August Issue 2013

By | Here and Now | Published 11 years ago

For a zombie movie, World War Z has more in common with the 2011 medical thriller Contagion, in which a highly contagious virus threatens the world’s population, than with action horror films such as Resident Evil and The Hills Have Eyes. Directed by Marc Foster, World War Z presents itself as a serious film. There is no gratuitous gore and there are no over-the-top action sequences. Based on a novel of the same name, World War Z features Brad Pitt as Gerry Lane, a former UN investigator who left his job to spend more time with his family. A few minutes into the film, we watch Gerry and his family make small talk while stuck in traffic in their hometown of Philadelphia. But there are signs that something awry is happening. A fire erupts in the near distance and people start running out into the streets from buildings. Gerry and his wife try to keep their two daughters calm while cars start mowing each other down. The hordes of people running around on the streets create a blur on screen, thereby emphasising the state of frenzy. Instead of a musical score, radio static can be heard amidst cries of horror and the screeching of tyres. And then in an aerial shot, we see people in the crowds pouncing on others, much as you would see a beast attacking its prey in the wild. It immediately becomes clear that these are not the sluggish zombies commonly seen in pop culture. Gerry and his family make a narrow escape and not soon after they reach safety, Gerry is asked to return to his job in order to help investigate the cause and possible solution for this epidemic.

Brad Pitt’s performance in the film calls for a special acting award. He has both the star power and gravitas to carry the blockbuster, but he somehow manages to maintain one expression for 90 percent of the film. Be it the abovementioned scene or a later one in which Gerry watches from a distance as a young boy is inexplicably left unharmed by the zombies, we see the same bemused expression on Pitt’s face. He might be playing a crisis specialist onscreen, but it wouldn’t hurt to register some shock or fear in the face of a zombie attack. His wife is played by Mireille Enos, best known for her role as an investigator in the crime show, The Killing. She is a fine actor who conveys both horror and a steely resolve to survive, but unfortunately we see little of her in the film after the opening sequence.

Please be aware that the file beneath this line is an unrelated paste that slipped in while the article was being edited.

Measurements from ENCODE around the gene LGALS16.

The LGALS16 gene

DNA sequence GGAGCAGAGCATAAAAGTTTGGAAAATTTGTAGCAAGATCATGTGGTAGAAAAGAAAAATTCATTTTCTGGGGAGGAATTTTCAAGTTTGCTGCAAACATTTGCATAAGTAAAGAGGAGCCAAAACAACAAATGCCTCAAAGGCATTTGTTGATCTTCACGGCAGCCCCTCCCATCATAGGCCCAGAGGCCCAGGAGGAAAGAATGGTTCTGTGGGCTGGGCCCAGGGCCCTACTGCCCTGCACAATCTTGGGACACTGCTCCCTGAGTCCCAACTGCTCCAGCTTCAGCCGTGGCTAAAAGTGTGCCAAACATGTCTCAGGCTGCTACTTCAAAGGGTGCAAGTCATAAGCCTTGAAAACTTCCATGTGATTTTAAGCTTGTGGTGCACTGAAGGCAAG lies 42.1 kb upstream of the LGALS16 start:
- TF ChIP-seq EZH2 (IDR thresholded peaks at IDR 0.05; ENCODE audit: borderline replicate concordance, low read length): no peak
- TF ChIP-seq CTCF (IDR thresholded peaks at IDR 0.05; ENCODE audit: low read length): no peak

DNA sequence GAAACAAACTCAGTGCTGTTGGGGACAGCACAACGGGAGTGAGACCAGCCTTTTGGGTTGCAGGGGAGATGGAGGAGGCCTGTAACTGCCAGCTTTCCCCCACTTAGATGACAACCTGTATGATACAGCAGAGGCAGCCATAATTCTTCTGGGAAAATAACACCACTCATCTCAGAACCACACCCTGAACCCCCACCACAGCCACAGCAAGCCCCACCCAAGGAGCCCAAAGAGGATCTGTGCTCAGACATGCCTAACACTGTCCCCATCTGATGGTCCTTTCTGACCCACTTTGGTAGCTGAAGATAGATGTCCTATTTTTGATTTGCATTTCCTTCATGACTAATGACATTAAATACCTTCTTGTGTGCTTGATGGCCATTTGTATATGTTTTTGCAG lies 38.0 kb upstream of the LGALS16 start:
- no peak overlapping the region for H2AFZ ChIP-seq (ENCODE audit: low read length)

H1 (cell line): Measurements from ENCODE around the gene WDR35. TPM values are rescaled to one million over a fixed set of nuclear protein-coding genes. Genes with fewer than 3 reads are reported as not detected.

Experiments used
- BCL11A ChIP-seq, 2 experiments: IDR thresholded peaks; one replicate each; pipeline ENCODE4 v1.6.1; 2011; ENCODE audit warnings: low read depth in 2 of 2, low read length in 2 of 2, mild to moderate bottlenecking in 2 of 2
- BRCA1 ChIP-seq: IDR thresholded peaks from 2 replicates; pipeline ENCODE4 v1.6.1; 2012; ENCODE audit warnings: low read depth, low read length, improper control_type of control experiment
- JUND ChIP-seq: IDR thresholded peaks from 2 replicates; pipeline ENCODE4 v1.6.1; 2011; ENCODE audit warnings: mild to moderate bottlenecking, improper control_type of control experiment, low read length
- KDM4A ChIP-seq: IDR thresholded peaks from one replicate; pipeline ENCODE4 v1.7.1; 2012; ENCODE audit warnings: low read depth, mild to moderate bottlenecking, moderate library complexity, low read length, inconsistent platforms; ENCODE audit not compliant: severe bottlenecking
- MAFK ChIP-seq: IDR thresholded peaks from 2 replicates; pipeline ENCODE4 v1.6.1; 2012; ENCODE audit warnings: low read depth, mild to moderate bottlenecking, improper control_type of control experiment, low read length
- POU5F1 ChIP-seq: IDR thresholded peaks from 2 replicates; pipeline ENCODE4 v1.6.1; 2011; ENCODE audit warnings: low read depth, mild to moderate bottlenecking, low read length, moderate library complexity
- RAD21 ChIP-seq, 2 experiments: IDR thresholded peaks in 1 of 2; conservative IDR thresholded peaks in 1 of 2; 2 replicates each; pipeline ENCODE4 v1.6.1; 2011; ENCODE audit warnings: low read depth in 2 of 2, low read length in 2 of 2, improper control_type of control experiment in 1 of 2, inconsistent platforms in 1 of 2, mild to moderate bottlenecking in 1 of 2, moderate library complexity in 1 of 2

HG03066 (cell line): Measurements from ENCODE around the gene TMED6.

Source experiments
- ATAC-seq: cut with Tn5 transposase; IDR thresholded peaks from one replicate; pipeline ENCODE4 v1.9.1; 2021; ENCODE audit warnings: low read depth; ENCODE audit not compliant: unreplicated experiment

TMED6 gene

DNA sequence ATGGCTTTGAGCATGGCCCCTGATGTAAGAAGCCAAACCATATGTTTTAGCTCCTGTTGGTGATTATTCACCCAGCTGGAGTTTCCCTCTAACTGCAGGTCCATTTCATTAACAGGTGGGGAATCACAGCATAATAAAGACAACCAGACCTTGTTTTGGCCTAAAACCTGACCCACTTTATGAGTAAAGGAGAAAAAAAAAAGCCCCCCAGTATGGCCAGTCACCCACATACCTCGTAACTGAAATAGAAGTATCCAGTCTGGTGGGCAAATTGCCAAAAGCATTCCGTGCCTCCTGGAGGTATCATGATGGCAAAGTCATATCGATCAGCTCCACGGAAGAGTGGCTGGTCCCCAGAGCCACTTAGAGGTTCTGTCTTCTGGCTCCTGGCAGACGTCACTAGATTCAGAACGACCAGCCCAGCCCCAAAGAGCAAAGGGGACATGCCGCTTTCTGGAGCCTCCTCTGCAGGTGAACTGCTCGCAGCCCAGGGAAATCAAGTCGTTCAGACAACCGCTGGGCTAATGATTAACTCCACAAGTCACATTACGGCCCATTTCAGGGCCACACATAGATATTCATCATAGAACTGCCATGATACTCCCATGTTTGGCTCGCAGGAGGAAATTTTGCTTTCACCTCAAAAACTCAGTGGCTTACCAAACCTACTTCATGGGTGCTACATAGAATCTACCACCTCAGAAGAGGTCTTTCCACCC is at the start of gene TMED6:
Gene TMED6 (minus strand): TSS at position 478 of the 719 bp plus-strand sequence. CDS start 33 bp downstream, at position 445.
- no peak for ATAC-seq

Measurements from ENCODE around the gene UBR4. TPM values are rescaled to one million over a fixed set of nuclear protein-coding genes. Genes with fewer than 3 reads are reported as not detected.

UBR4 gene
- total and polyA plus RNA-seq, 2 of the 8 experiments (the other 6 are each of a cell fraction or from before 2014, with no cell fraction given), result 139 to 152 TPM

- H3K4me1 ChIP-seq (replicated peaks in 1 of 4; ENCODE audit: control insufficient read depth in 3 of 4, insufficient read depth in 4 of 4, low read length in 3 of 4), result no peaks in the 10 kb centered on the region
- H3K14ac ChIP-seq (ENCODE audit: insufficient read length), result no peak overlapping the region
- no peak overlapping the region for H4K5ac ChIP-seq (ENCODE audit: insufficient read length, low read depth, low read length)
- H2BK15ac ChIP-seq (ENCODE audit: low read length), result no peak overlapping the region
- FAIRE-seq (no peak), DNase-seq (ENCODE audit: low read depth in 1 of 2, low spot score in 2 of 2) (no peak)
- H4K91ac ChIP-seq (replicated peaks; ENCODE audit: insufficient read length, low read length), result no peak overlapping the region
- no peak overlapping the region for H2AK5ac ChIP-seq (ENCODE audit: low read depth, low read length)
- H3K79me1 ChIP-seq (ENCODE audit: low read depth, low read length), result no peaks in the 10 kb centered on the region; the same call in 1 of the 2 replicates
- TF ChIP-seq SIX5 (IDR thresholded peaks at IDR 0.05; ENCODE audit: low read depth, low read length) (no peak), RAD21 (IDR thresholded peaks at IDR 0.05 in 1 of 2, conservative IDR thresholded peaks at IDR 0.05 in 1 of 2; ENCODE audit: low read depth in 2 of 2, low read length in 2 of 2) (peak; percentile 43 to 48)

In his quest to better understand how these zombies have come to existence, Gerry travels to Israel, where they have built a massive wall — it’s hard to ignore the political implications of this — to protect themselves from assault. But World War Z is a mainstream Hollywood film after all, and we learn that Israelis and Palestinians have united in their fight against the zombies.

Movies featuring zombies, plagues, alien invasions etc. fall in the post-apocalypse genre, where people who were once in conflict with each other must now unite to protect civilisation from ruin. During the height of the Cold War, Hollywood churned out a lot of alien movies, featuring both good aliens and bad, and film scholars have analysed how those mainstream action films are revealing of the political mood of the time. Similarly, the popularity of zombies (Warm Bodies, Survival of the Dead, 28 Weeks Later and even Go, Goa, Gone) in the past decade or so could also provide a plausible political reading of the world post 9/11.

As with most post-apocalyptic films, World War Z emphasises the importance of people joining hands to survive. And those who refuse to do so are often left for dead: local viewers will be sad to learn that, in the film, Iran and Pakistan wipe each other out in nuclear attacks instead of working together. In a nutshell, World War Z avoids high-adrenalin action and cheap thrills for a more mature take on the zombie genre.

Zehra Nabi is a graduate student in The Writing Seminars at the Johns Hopkins University. She previously worked at Newsline and The Express Tribune.